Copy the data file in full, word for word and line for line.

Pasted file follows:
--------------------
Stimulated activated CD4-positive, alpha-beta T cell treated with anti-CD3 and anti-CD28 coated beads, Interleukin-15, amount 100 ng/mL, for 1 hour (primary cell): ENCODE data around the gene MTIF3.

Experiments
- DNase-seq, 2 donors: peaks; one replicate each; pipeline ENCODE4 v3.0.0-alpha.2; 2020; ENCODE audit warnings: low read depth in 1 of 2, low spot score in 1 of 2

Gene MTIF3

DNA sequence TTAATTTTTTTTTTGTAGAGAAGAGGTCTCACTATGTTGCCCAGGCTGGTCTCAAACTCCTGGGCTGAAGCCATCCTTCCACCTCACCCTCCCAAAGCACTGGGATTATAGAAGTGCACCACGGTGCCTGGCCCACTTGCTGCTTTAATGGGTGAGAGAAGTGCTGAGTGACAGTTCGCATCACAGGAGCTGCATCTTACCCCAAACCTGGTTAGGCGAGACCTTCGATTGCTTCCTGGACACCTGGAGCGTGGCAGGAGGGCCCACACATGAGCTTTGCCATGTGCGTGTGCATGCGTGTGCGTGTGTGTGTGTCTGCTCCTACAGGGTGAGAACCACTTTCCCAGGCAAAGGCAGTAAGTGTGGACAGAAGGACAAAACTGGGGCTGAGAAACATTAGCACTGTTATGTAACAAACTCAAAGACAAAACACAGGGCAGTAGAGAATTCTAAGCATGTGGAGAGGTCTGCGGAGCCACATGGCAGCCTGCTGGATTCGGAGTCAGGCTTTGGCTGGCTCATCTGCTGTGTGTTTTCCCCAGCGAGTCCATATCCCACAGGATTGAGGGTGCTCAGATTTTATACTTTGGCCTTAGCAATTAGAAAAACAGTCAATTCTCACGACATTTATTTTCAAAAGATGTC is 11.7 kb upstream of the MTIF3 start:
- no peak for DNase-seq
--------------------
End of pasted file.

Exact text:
Stimulated activated CD4-positive, alpha-beta T cell treated with anti-CD3 and anti-CD28 coated beads, Interleukin-15, amount 100 ng/mL, for 1 hour (primary cell): ENCODE data around the gene MTIF3.

Experiments
- DNase-seq, 2 donors: peaks; one replicate each; pipeline ENCODE4 v3.0.0-alpha.2; 2020; ENCODE audit warnings: low read depth in 1 of 2, low spot score in 1 of 2

Gene MTIF3

DNA sequence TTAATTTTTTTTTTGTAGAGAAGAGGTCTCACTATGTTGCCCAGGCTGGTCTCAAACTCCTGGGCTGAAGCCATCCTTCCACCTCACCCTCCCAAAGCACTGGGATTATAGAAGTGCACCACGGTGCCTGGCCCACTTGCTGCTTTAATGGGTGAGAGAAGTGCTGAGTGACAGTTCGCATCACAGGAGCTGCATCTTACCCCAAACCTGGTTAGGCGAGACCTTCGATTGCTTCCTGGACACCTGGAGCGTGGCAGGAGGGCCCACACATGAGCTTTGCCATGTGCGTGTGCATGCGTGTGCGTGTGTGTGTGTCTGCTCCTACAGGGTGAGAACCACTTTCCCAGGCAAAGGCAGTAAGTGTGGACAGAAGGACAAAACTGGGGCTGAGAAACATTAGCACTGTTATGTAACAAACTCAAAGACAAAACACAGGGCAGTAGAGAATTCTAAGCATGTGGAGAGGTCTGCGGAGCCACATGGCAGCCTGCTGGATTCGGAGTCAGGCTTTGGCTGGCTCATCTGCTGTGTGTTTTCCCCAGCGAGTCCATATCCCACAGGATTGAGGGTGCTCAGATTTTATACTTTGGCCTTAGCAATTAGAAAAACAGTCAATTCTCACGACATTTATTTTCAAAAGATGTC is 11.7 kb upstream of the MTIF3 start:
- no peak for DNase-seq